HERITAGE: Defiance of artist Oskar Kokoschka who fled Nazis and made Finchley Road his home
PUBLISHED: 07:00 23 March 2013
In the latest of our series exploring the lives and times of people commemorated with blue plaques, Adam Sonin looks at the life of expressionistic artist Oskar Kokoschka.
Oskar Kokoschka was an outspoken artist who was forced to flee Europe as it fell to the Nazi-machine – a force he fiercely criticised and opposed.
The artist and writer (1886–1980) was born at Pöchlarn, a small town 60 miles west of Vienna, Austria. In 1887 the family settled in Vienna where he was educated. By 1904 Kokoschka had been awarded a state scholarship to the Kunstgewerbeschule (school of applied arts) and entered the faculty of painting to study.
In 1905 Kokoschka became an associate of the Wiener Werkstätte, the geometrizing design workshops, and by 1908 was holding evening classes at the Kunstgewerbeschule. It was here that he taught the practice of drawing naked figures in motion using circus children and street urchins as his models.
During the First World War Kokoschka enlisted in a smart cavalry regiment, writing of his rigorous initiation that, “technology, science and military training provide all our daily wants”. He was seriously wounded whilst fighting on the Russian front in the summer of 1915 and spent several months in hospital.
Suffering from shell-shock, Kokoschka was again hospitalised but late in 1916 managed to travel to Dresden, Germany, to convalesce. Here he befriended a crowd of pacifists, mainly expressionist actors, playwrights and poets, who feature in two important group portraits of this period, The Exiles and The Friends.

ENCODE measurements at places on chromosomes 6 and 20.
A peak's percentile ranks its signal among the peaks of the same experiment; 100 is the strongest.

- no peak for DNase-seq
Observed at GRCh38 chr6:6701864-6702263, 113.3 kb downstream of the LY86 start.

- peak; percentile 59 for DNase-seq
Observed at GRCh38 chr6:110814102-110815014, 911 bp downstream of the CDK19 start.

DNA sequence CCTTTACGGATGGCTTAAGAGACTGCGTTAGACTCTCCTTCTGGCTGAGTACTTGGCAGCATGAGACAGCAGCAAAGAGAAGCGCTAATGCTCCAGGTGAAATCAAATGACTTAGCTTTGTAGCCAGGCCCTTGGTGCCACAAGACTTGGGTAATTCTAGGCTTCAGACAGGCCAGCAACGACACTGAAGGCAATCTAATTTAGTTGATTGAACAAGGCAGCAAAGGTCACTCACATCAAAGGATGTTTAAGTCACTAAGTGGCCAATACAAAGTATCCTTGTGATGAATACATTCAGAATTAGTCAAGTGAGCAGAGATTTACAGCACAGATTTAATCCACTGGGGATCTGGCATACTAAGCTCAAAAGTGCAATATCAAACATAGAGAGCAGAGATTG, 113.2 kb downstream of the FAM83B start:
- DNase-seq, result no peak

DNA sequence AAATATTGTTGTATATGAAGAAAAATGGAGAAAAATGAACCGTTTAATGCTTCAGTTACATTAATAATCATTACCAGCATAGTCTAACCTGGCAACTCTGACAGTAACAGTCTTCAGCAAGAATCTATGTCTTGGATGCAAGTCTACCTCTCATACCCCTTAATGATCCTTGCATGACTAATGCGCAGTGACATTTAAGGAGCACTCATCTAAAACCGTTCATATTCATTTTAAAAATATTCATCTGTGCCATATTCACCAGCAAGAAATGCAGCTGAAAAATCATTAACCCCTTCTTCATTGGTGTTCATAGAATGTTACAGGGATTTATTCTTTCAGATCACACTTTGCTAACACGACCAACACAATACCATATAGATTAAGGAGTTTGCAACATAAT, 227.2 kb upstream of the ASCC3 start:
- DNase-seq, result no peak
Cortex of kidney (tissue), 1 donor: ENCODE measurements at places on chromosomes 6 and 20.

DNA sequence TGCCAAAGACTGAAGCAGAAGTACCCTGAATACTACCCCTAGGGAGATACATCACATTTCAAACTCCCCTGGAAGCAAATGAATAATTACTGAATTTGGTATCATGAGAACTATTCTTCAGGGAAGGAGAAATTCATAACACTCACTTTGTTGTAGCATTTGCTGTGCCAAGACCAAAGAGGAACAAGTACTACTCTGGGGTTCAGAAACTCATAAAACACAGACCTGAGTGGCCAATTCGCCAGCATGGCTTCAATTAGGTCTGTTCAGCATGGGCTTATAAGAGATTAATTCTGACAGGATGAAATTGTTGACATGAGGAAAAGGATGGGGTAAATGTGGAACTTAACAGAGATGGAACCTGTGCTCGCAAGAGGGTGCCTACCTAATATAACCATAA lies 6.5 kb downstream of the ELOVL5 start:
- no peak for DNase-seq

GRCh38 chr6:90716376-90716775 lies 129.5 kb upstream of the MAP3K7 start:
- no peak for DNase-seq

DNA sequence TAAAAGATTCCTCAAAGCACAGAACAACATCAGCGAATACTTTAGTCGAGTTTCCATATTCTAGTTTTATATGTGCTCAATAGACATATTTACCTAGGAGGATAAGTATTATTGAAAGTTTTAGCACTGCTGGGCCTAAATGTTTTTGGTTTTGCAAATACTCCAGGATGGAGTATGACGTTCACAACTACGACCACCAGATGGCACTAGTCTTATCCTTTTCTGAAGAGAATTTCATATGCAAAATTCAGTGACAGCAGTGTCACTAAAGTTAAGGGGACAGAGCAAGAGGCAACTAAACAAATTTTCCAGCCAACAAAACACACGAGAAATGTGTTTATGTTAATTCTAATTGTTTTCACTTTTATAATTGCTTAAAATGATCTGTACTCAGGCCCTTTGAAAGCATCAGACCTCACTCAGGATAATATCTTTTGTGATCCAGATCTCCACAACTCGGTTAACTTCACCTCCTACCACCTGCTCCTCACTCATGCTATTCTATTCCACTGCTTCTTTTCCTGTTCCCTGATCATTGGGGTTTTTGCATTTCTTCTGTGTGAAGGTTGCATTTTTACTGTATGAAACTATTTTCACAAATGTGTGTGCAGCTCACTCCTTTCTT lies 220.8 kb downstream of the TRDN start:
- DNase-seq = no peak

In the spring of 1926 he came to London where he spent six months. To mark entry to the United Kingdom, Kokoschka painted Dover Harbour.
Firstly he stayed at the Savoy Hotel. From this vantage point he painted two different aspects of the Thames – one of Cleopatra’s Needle in the foreground and one of Waterloo Bridge with St Paul’s Cathedral in the distance.
Another painting excursion saw Kokoschka venture into portraiture in Regent’s Park Zoo. He was granted permission to paint outside normal opening hours by Julian Huxley and first set his easel up in the Monkey House at night and later, by day, in the large-cat section. He wrote of the experience of painting the lone mandrill, named George: “When I painted him, I saw a wild isolated fellow, almost my own image. Someone who wants to be alone.”
Two years later in 1928 Kokoschka held his first exhibition in Britain at the Leicester Galleries, London.
Just months after Hitler’s accession to power in 1933, Kokoschka published an article in a German newspaper defending the German-Jewish painter Max Liebermann who, as a Jew, had been forced under the “Aryan paragraph” to resign from the Prussian Academy of Arts. Kokoschka’s anti-Nazi credentials were impeccable.